Michael Mottahedeh

Michael MottahedehCommunity Contributor

Michael Mottahedeh is a 2016 Diller Teen Tikkun Olam Award Recipient.

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The views and opinions expressed in this article are the author's own and do not necessarily reflect those of the Forward.

Giving Teens with a Record a Second Chance

This piece is part of a series of perspectives from Diller Teen Tikkun Olam Award Recipients on their experiences in philanthropic work.

Four years ago, I entered high school knowing I wanted to do something remarkable, but was consumed by doubt and uncertainty. In my freshman year, I was introduced to Teen Court—a community outreach program that works to reduce recidivism and juvenile delinquency rates. Teenagers who have committed crimes are diverted from the traditional justice system and are given the opportunity to present their case to a jury of their peers who determine the teenagers’ guilt or innocence and subsequent punishment if found guilty. One benefit of Teen Court is that if the minor completes the given sentence, the crime is completely removed from the minor’s record. I am a major proponent of this program because it gives teenagers another opportunity at their future—something that I believe everyone deserves.

My desire to make a difference in the ways teens perceive themselves has grown exponentially since ninth grade and continues to grow today. I started out as a Teen Court member and have worked my way up to become president, where I was able to grow Teen Court’s attendance from under 25 members to an average of 140 members.

With a 90% success rate of minors not entering the formal Juvenile Justice System, Teen Court has proven to be an effective solution to battling mass incarceration. I hope to foster a society where we are not conducting studies to determine how many jails to build, but rather implementing programs to see how many jobs we can create, and how many lives we can change.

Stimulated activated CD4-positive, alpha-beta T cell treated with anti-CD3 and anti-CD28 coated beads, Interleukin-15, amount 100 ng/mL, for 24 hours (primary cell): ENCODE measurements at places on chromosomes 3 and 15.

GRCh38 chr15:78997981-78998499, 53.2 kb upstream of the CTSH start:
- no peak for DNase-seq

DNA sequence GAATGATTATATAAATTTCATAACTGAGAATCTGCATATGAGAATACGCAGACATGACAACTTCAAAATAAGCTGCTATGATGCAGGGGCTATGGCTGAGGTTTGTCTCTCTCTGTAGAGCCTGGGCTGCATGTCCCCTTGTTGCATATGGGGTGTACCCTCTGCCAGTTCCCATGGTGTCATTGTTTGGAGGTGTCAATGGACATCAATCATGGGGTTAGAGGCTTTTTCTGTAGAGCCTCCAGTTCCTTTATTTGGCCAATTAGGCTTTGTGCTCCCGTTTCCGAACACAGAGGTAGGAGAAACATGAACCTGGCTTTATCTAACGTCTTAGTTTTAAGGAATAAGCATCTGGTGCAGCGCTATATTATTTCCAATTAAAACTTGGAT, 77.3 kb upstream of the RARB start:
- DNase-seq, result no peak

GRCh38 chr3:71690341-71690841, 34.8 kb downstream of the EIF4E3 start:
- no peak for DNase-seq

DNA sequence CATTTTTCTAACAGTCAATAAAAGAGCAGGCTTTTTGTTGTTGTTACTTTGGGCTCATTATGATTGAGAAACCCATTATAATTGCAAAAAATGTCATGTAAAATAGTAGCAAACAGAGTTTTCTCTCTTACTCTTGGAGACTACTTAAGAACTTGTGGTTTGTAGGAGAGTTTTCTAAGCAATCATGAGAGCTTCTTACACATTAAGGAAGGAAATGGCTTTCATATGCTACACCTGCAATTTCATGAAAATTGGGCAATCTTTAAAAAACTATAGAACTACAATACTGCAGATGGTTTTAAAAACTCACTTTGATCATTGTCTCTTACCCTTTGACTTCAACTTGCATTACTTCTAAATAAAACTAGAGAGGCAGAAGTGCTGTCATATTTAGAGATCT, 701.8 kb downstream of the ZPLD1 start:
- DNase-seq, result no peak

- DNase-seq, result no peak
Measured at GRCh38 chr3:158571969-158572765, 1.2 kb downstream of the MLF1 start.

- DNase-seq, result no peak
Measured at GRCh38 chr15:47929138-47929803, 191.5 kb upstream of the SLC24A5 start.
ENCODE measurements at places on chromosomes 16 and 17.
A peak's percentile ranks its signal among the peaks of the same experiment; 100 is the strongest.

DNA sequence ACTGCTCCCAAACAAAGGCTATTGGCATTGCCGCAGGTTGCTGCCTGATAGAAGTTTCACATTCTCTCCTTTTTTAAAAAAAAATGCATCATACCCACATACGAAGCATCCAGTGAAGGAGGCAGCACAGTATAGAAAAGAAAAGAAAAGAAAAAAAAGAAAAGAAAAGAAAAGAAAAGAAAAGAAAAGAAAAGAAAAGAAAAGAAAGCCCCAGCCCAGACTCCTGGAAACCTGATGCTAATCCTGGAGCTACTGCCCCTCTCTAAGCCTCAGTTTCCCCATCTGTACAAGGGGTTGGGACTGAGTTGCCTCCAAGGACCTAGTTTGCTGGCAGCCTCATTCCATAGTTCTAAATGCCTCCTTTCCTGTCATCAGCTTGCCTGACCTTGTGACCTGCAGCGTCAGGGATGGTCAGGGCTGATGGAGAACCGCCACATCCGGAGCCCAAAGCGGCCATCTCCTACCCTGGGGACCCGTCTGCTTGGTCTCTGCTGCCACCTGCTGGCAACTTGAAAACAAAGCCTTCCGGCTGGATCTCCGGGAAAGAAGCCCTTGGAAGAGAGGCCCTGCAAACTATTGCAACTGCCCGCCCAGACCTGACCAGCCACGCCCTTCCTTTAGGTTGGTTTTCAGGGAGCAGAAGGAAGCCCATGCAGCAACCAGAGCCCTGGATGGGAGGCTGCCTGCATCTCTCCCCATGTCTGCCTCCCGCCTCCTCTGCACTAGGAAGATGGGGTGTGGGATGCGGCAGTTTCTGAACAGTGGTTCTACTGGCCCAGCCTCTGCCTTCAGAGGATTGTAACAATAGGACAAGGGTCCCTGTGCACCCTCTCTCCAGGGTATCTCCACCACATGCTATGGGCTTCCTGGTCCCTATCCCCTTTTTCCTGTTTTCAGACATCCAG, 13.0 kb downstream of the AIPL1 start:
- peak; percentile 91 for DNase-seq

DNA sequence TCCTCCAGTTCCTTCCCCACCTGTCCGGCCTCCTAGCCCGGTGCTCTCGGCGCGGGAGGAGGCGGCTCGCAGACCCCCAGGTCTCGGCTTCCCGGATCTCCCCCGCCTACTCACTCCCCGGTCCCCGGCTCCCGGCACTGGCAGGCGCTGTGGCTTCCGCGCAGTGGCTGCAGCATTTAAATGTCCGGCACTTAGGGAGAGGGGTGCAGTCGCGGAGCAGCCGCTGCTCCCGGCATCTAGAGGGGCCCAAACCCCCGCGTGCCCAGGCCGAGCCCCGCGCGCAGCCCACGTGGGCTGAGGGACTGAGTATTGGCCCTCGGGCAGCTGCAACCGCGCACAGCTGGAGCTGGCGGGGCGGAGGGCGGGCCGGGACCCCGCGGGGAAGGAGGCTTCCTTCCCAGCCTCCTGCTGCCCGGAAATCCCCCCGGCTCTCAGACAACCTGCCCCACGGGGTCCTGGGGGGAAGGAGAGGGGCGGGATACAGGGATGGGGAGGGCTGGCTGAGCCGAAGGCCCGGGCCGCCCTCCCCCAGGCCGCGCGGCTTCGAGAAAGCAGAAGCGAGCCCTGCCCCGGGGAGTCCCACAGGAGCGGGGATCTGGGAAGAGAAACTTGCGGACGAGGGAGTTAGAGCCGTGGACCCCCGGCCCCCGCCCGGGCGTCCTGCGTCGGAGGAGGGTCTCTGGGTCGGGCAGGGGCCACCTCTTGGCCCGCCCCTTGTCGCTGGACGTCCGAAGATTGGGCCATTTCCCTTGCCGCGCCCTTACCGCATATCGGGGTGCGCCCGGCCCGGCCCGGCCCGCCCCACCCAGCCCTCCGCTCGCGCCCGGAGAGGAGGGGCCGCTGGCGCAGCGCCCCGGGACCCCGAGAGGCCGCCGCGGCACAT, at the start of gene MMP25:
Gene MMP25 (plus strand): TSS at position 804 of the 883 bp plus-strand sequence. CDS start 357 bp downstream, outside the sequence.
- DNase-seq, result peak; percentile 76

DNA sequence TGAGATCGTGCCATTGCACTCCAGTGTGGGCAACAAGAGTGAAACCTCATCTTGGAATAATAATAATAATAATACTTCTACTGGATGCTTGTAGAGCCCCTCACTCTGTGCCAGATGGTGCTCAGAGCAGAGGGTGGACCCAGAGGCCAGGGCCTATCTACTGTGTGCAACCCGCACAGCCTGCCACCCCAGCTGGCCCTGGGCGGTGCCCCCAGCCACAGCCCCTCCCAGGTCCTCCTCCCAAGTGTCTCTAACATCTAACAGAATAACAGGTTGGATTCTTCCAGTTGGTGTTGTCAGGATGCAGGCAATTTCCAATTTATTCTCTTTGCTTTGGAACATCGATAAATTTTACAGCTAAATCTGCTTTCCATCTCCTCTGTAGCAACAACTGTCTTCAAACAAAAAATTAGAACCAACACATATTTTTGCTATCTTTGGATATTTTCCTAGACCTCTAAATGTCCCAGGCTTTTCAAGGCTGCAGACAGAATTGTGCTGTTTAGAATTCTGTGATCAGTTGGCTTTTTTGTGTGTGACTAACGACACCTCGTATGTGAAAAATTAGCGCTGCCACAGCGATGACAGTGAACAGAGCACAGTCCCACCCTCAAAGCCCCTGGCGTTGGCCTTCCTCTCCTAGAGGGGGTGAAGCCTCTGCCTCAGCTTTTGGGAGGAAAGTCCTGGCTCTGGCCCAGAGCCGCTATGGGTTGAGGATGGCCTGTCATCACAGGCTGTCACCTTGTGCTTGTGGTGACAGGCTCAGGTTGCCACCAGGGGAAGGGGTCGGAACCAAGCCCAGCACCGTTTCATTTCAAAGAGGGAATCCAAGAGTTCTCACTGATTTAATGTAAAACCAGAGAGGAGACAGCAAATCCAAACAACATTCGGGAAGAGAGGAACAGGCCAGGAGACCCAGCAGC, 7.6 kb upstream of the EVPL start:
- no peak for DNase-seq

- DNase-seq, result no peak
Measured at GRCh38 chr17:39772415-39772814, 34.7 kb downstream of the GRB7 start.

The principles of tikkun olam, which means to repair the world, have played an integral role in my upbringing and my experiences with Teen Court. Tikkun olam emphasizes that we must take action against the injustices and adversities that we may face and strive to inspire others to take action and make a real difference in the world.

I am so honored to be selected as a 2016 Diller Teen Tikkun Olam Award recipient, and so grateful to the Helen Diller Family Foundation for giving me the opportunity to carry on the Jewish tradition of tikkun olam and inspire others to make an impact upon the world.

More about Michael: As the child of Iranian-Jewish parents who came to the United States to pursue religious freedom and opportunity, Michael Mottahedeh was taught to believe strongly in everyone’s right to justice and equality. Michael learned about Teen Court in ninth grade and it became his passion. Teen Court is a community outreach program run by the Los Angeles Superior Court that works to reduce juvenile delinquency rates and recidivism. Through Teen Court minors suspected of committing a crime are diverted from the traditional justice system and are given the opportunity to present their case to a jury of their peers. If found guilty, youth offenders can wipe their record clean by completing a sentence determined by students who volunteer as jurors, clerks and bailiffs. When Michael first joined the Taft Charter High School Teen Court chapter, fewer than 25 students attended the monthly sessions. He made substantial efforts to increase involvement, including creating social media campaigns, hosting club meetings, and posting community flyers. Michael is now President of Taft Teen Court and has grown attendance to an average of 150 students per session. The program has proved to be an effective solution to the problems it addresses, boasting a 90% success rate at keeping minors out of the formal Juvenile Justice System. Michael’s work empowers at-risk teens to take charge of their futures, while simultaneously providing more privileged teens with opportunities to partner with peers who would otherwise remain invisible to them.

The views and opinions expressed in this article are the author’s own and do not necessarily reflect those of the Forward.

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Giving Teens with a Record a Second Chance

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